The stratigraphy of the Tramore Limestone Formation and its basinal correlatives was described and measured by Carlisle (1979) from the type sections and other exposures. The Tramore Limestone is primarily described from its type section in the Barrel Strand area, the Dunabrattin Limestone from its type section at Dunabrattin Head and the Dunabrattin Shale Formation from its type section along 1500 m of the foreshore east of Dunabrattin Head and from other sections near Bunmahon town (Fig. 2). The measured sections are shown on the logs in Figure 4. Brachiopods were collected at the fossil localities shown in Figure 2.


Fig. 4. Sedimentary logs modified from Carlisle (1979). GZ = British graptolite zonation (after Harper & Parkes 2000). SL = Sea-level changes correlated with the likely global events interpreted for Baltica by Nielsen (2004); Evae, Evae Drowning Event; Arn., Arnestad Drowning Event; U, units; FA, fauna association (reinterpreted from Carlisle 1979); Fm, formation. *Species common in the given fauna association of the Tramore Limestone. Graptolites: C. vari., Corymbograptus varicosus; D. mur., Didymograptus murchisoni; H. teretiusculus, Hustedograptus teretiusculus; D. fol., Diplograptus foliaceous. Formations: Tr. Shale Fm, Tramore Shale Formation; Carrigh. Fm, Carrighalia Formation; Bunm. Fm, Bunmahon Formation.

Carlisle (1979) divided the Tramore Limestone Formation into informal units and fauna associations and correlated the Tramore Limestone with the Dunabrattin–Bunmahon stratigraphy based on fauna associations. This correlation is mainly followed in this study but supplemented by lithological correlation and the graptolite zonation from Harper & Parkes (2000), therefore providing a different correlation of the units than originally suggested by Carlisle (1979).

Tramore Shale Formation – Tramore area

The Tramore Shale Formation is a local correlative of the upper part of the mainly Lower Ordovician Ribband Group and it is separated from the Tramore Limestone Formation by a marked disconformity (Harper & Parkes 2000). Carlisle (1979) recorded exposures of the formation from the east Tramore area: the formation comprises over 1300 m of highly deformed unfossiliferous dark grey shale with subordinate grey/brown siltstone and sandstone. Massively bedded, strongly cleaved, tuffaceous shale containing numerous flattened lenticular lapilli crops out in the region of Perry's Bridge and represent the earliest volcanic activity in the area (Carlisle 1979). The top of the formation is eroded in this area (Carlisle 1979) and Harper & Parkes (2000) described a package of slumped units between the Tramore Shale and Limestone probably masking a disconformity. The depositional disturbance was considered by Sleeman & McConnell (1995) to have been caused by slumping alone and not representing a significant time period. If the slumped units represent a major hiatus, the time interval between the two formations may represent up to 12 Ma and range from the uppermost Corymbograptus varicosus Zone to the uppermost Didymograptus murchisoni Zone as inferred by Harper & Parkes (2000).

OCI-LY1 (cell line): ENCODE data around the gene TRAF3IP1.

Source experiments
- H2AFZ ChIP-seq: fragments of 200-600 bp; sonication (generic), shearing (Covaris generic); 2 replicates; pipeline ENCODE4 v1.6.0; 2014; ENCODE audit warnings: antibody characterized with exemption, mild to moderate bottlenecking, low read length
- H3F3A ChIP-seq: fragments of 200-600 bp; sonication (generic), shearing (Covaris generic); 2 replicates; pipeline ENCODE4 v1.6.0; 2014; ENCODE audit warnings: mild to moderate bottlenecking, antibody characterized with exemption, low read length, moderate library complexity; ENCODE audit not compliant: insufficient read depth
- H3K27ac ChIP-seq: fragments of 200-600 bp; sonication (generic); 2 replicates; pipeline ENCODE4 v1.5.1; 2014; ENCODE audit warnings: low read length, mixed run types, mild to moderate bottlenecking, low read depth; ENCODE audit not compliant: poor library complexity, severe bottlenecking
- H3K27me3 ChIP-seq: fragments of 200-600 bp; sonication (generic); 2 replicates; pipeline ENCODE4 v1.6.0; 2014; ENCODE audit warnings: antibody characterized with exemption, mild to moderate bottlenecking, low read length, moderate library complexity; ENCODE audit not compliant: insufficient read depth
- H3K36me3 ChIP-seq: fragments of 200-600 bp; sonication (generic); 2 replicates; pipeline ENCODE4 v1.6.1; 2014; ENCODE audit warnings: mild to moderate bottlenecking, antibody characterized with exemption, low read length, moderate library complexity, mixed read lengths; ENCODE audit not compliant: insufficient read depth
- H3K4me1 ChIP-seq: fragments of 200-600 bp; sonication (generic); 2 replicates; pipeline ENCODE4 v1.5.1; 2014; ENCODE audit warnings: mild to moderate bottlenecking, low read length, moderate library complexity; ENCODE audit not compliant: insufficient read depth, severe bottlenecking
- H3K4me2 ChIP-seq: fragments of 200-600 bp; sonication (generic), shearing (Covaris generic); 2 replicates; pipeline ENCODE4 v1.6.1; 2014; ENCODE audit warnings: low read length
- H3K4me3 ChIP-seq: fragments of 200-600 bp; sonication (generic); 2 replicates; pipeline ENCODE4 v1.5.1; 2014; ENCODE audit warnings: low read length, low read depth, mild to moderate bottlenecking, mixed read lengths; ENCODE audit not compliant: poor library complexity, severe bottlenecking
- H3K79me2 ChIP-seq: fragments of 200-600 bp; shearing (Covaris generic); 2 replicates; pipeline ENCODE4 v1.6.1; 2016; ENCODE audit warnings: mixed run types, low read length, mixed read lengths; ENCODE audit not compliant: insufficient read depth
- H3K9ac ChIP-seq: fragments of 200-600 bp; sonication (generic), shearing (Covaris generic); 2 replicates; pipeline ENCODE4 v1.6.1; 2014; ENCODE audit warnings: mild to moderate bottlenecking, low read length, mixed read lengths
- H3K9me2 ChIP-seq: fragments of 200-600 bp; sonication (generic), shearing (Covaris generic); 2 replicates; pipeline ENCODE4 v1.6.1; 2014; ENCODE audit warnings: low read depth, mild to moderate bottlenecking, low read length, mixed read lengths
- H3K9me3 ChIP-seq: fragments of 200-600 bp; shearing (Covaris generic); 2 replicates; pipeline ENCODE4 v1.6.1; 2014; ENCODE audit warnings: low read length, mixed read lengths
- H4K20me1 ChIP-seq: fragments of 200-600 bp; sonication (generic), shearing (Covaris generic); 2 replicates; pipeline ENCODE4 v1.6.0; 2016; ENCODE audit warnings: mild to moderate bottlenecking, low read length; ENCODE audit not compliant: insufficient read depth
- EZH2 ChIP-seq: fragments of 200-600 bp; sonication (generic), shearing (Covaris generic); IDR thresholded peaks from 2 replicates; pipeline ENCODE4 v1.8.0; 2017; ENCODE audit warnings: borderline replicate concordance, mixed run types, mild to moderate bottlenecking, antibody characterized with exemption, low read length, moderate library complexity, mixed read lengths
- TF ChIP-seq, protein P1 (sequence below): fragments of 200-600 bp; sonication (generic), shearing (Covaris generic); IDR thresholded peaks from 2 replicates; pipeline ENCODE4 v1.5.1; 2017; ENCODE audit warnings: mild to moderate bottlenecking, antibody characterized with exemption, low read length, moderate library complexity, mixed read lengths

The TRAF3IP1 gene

Tramore Limestone Formation – type section at Barrel Strand, Tramore area

The informal units of Carlisle (1979) are used here. The units, referred to as Unit 1–6 in ascending order, are characterized by their lithology and fauna associations (see Fig. 4 and Table 1) and the unit boundaries are coincident with those of the fauna associations.


Unit 1, the lowermost unit, is approximately 2 m thick and consists of slumped, calcareous and tuffaceous sandstone with contorted siltstone ribs. Shale pebbles up to 4 cm long are recorded from the lower parts of the unit (Carlisle 1979). The upper boundary of Unit 1 is characterized by the transition from a gradational, tuffaceous calcareous sandstone layer to an impure limestone band followed by calcareous sandstone without tuff as well as a shift from Fauna Association A to B (Table 1).

Unit 2 is approximately 13 m thick and composed of calcareous sandstone in the lower part changing to calcareous siltstone in the upper part. Both sediment types are interrupted by rhythmically occurring impure limestone bands up to 20 cm thick formed by concentrations of shelly fauna and comprising about 35% of the unit thickness (Mitchell et al. 1972; Carlisle 1979). The lower boundary is defined at the boundary between the uppermost tuffaceous sandstone of Unit 1 and the lowermost impure limestone band of Unit 2. In the lower part of the unit, some limestone bands make up coquinas of disarticulated Colaptomena shells and a sample comprising a coquina of several layers of oriented Sowerbyella (Sowerbyella) valves in a calcareous siltstone was probably collected from the upper part of this unit (see the systematics section). The fauna is dominated by filter feeders and includes only one common trilobite species Calyptaulax jamesii. The fauna has been somewhat exposed to sorting and reorientation of valves but is otherwise fairly well preserved. The upper boundary of Unit 2 is characterized by the transition from an impure limestone band to a gradational calcareous siltstone layer followed by an impure limestone band and calcareous shale as well as a shift from Fauna Association B to C (Table 1).

Unit 3 is approximately 14 m thick and consists of calcareous shale and siltstone. Impure limestone bands up to 15 cm thick comprising about 25% of the unit thickness occur rhythmically (Mitchell et al.Table 1